For Branson, this quest began at age 16, when he dropped out of school to start his first business Student Magazine, which provided an alternative to the stale publications and school magazines of the day.
Since then, the number of companies under Virgin’s umbrella has grown to over 400. They range from airlines to record stores, fitness clubs, banking institutions, space travel and more. All of which, Branson says, originally sprung out of fascination and frustration.
“The best businesses come from people’s bad personal experiences,” he says. “If you just keep your eyes open, you’re going to find something that frustrates you, and then you think, ‘well I could maybe do it better than it’s being done,’ and there you have a business.”
Beyond just identifying when you’ve had bad experiences with a business, Branson challenges entrepreneurs to focus on channeling those frustrations in a way that helps you create more meaningful change in the marketplace. “If you can improve people’s lives, you have a business,” he explains.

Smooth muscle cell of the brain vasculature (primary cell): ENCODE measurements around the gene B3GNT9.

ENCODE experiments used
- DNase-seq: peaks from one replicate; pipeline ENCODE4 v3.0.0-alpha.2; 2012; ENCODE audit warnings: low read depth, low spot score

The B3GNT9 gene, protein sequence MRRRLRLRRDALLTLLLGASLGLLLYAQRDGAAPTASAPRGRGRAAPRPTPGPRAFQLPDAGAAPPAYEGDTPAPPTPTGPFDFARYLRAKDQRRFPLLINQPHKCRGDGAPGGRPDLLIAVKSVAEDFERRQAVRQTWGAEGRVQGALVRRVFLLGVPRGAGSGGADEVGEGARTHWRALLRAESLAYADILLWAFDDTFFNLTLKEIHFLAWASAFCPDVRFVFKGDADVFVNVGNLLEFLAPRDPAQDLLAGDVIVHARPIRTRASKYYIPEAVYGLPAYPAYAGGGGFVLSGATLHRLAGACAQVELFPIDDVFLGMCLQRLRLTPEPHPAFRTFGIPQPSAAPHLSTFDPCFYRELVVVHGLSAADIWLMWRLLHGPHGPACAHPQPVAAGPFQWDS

But, what if your business idea is already taken? What if someone else is already creating a similar product or service?
When it comes to deciding whether or not you can compete with existing competitors in your industry, Branson says, “people think, ‘well everything’s been thought of,’ but actually, all of the time, there are gaps in the market here and gaps in the market there.”
For Branson, it’s been those seemingly small opportunities that often began as doing things just a little differently, more conveniently or in a way that made more people happy, that have blossomed into flourishing businesses.
For more with Sir Richard Branson on discovering your passions, taking action, saying yes to adventure and much more, watch the hour-long interview right here on 30 Days of Genius.